Michel de Montaigne once said, “There is, nevertheless, a certain respect and a general duty of humanity that ties us, not only to beasts that have life and sense, but even to trees and plants” (Foglia). Respect is the catalyst in the formation of a stepping stone on the path through the forest of life, creating bonds with all living creatures along the way. It is through respect that the other six of the seven teachings are formed.
Instilled in the youth of my time, or at least in my family, is to always be respectful towards all elders. This is something that today’s youth has let fade into the past. It is heart wrenching to see elders being bad mouthed, ignored, and treated so cruelly. I was always taught to listen to what my elders were offering me in advice, even if I didn’t want it. I never once dared to talk back. If you respect your elders, take the time to listen. You’ll be truly inspired as you hear their stories of long ago. Elders hold so much wisdom of the past, we can learn from them on how to better our future as people and caretakers of mother earth.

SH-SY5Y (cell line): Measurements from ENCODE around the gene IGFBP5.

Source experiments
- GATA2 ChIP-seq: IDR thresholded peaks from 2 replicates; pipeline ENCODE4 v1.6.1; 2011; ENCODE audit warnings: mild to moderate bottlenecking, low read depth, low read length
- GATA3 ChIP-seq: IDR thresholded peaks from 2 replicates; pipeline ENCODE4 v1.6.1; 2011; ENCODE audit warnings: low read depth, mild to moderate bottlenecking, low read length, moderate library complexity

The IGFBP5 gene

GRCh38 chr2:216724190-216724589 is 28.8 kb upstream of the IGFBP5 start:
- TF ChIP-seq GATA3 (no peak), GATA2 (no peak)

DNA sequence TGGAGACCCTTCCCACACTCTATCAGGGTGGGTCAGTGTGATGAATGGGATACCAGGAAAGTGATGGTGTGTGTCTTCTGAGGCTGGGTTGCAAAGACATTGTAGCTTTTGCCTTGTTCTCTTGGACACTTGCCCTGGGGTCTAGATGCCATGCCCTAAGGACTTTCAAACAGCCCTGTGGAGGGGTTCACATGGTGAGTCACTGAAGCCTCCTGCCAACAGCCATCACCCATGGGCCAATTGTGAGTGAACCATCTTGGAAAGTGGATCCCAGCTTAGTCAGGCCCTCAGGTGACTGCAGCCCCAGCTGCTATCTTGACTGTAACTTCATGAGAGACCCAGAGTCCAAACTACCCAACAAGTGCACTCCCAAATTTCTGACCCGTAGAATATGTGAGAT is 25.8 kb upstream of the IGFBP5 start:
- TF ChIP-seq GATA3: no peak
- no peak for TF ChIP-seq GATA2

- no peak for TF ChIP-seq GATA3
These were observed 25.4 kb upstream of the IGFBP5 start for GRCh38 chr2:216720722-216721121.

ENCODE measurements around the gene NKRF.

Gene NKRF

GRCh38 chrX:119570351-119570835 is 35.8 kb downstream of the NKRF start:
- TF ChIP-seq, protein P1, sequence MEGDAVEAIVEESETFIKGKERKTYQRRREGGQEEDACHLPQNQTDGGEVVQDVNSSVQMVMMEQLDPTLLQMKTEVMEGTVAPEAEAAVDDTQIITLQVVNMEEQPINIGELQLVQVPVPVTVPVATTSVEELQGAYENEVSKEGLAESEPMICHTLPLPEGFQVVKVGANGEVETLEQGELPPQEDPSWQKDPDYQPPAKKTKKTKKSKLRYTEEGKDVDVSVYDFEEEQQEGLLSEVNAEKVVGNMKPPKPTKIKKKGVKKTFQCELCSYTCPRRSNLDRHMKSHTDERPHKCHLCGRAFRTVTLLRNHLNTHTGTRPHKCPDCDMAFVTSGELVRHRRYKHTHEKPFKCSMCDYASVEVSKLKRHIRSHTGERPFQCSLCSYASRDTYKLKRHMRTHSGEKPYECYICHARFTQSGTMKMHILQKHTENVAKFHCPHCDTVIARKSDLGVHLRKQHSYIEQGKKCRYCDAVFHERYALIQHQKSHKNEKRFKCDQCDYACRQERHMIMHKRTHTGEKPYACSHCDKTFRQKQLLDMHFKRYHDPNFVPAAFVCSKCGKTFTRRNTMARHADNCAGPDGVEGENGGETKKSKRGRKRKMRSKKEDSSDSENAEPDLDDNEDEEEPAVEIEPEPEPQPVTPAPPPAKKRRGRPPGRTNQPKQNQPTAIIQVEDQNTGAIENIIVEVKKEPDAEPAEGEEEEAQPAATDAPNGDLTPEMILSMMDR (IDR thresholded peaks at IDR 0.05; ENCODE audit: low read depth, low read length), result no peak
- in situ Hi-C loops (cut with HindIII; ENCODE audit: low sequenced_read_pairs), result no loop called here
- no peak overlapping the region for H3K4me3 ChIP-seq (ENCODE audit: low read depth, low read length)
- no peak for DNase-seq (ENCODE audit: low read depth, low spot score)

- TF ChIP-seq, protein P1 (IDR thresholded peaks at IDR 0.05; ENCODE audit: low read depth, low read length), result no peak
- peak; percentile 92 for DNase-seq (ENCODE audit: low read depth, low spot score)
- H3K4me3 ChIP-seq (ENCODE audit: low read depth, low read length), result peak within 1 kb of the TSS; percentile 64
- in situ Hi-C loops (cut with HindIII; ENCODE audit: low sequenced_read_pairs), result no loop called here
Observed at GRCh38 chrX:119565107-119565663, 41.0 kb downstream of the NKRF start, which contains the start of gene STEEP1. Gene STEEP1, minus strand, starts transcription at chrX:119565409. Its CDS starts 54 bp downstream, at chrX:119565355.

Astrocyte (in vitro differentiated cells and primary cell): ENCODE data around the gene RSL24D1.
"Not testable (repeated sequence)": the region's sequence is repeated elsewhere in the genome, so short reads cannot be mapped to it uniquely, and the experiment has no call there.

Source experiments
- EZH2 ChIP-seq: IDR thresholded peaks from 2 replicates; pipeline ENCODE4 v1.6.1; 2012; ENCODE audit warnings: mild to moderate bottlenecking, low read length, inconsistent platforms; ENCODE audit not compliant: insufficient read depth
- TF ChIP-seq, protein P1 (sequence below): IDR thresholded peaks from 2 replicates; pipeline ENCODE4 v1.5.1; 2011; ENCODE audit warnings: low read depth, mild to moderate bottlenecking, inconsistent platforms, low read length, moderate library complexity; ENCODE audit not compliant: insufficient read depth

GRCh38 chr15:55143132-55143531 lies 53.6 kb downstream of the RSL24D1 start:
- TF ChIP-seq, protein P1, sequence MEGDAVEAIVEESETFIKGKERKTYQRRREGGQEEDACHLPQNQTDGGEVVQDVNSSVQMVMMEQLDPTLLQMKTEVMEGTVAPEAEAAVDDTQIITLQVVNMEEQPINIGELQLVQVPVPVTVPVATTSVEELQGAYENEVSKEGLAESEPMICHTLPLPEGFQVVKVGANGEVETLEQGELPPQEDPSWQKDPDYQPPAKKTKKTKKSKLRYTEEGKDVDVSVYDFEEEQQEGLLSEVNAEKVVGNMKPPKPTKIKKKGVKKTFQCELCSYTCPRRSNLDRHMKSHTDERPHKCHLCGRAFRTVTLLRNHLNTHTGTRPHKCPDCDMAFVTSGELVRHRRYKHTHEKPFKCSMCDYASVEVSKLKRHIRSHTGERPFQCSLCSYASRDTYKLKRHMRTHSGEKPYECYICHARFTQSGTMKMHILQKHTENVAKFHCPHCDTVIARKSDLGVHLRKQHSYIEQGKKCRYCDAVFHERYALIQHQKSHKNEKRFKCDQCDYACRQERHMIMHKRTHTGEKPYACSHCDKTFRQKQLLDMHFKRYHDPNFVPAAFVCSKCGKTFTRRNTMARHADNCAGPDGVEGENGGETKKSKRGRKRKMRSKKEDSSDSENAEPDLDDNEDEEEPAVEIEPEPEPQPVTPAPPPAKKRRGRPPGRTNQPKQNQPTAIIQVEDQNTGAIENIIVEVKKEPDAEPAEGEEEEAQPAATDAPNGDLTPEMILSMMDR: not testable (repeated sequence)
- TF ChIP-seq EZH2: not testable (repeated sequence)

That being said, respect can also be defined in how we treat Mother Earth. Taking the time to recycle is one way of showing respect to her. It’s really sad to see all the garbage being buried beneath her surface. Mother Earth is not a dumping ground, she’s a birthing ground. Every spring she gives birth to new life to shed more beauty upon us. From the first flower breaking the surface to the greening of the trees. She welcomes in not only the human births, but the births of animals as well. That alone deserves the utmost respect, so let’s do our part and keep her clean.
“Respect yourself and take good care of yourself” (Using the Seven Traditional Teachings to Raise Healthy Anishinaabe Children 18). This is the first step in defining what respect is. How do you treat yourself? Do you ask for help when you need it or do you proceed alone? Questions...